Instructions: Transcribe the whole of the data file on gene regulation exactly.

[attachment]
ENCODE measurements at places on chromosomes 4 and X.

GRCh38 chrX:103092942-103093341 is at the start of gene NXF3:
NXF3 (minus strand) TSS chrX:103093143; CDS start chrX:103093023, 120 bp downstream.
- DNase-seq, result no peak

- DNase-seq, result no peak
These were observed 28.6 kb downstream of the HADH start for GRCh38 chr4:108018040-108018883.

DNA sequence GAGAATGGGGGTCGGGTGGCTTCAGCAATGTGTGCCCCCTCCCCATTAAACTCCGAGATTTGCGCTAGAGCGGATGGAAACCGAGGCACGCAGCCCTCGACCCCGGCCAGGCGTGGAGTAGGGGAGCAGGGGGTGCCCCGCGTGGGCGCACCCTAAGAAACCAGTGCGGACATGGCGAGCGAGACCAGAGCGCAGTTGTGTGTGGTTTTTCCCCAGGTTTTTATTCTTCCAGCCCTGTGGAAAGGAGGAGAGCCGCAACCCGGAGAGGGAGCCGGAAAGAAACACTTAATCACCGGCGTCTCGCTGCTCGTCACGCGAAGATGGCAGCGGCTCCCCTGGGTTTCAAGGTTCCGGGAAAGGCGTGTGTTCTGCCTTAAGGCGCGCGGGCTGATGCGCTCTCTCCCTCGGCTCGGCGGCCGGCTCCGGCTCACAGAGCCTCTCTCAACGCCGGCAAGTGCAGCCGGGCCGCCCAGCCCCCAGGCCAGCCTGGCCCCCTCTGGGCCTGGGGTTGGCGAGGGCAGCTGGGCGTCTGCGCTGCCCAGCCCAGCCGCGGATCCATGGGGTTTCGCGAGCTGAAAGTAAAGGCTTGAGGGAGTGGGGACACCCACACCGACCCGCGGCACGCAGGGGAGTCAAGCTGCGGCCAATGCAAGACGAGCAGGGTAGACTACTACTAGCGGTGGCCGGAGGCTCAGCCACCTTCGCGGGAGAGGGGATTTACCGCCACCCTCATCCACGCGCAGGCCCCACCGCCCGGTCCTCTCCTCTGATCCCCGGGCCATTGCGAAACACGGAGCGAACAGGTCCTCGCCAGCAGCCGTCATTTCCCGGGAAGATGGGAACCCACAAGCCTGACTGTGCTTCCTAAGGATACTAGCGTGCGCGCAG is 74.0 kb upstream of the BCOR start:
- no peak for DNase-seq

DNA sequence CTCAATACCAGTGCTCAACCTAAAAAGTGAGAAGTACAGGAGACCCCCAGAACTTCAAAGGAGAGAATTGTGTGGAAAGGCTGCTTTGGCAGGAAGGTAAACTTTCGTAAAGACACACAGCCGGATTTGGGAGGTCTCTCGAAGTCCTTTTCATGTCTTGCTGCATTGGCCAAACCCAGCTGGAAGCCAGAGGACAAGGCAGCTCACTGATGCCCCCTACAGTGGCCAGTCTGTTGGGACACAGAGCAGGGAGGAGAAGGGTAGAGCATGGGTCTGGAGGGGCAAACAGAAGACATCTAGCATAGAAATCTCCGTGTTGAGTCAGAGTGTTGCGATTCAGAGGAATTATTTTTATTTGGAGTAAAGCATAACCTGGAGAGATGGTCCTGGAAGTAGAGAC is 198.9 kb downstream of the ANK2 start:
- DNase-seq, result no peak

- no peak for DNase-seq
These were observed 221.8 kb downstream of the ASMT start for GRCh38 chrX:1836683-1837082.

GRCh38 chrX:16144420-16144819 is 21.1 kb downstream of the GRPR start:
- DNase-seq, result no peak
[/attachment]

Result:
ENCODE measurements at places on chromosomes 4 and X.

GRCh38 chrX:103092942-103093341 is at the start of gene NXF3:
NXF3 (minus strand) TSS chrX:103093143; CDS start chrX:103093023, 120 bp downstream.
- DNase-seq, result no peak

- DNase-seq, result no peak
These were observed 28.6 kb downstream of the HADH start for GRCh38 chr4:108018040-108018883.

DNA sequence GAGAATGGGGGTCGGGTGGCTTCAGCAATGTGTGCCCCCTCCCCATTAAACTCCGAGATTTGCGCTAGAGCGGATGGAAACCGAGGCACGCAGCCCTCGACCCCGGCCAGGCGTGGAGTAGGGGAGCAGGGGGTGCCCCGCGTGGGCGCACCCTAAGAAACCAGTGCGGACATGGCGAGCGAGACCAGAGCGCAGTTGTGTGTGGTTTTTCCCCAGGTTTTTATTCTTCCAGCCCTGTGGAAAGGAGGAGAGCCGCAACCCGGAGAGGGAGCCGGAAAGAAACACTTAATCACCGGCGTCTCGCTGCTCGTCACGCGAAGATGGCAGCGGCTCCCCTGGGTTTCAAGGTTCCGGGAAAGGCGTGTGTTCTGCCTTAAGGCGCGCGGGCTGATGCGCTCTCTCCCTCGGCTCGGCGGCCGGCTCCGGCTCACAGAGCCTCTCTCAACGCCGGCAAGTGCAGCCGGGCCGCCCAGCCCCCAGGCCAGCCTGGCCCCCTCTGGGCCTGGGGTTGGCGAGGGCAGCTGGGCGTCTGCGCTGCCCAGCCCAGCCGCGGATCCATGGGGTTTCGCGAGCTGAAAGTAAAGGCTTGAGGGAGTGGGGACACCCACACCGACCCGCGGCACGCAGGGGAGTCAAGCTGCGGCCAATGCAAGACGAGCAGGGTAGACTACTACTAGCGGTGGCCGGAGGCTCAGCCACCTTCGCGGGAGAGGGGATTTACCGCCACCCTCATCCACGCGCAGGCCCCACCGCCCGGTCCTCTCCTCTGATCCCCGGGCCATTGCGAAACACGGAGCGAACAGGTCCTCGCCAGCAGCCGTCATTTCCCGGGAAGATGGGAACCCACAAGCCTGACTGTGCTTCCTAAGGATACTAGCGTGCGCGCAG is 74.0 kb upstream of the BCOR start:
- no peak for DNase-seq

DNA sequence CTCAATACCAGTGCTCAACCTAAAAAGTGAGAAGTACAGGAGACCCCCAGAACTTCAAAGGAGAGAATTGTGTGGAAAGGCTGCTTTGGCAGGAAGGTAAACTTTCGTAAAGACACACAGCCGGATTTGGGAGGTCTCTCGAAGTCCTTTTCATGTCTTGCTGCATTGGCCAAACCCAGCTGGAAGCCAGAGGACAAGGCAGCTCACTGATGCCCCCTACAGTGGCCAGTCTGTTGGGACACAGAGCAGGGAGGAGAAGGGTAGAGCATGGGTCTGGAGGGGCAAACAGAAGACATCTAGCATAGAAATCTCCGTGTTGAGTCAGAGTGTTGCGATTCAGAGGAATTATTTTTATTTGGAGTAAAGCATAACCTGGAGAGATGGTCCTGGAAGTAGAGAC is 198.9 kb downstream of the ANK2 start:
- DNase-seq, result no peak

- no peak for DNase-seq
These were observed 221.8 kb downstream of the ASMT start for GRCh38 chrX:1836683-1837082.

GRCh38 chrX:16144420-16144819 is 21.1 kb downstream of the GRPR start:
- DNase-seq, result no peak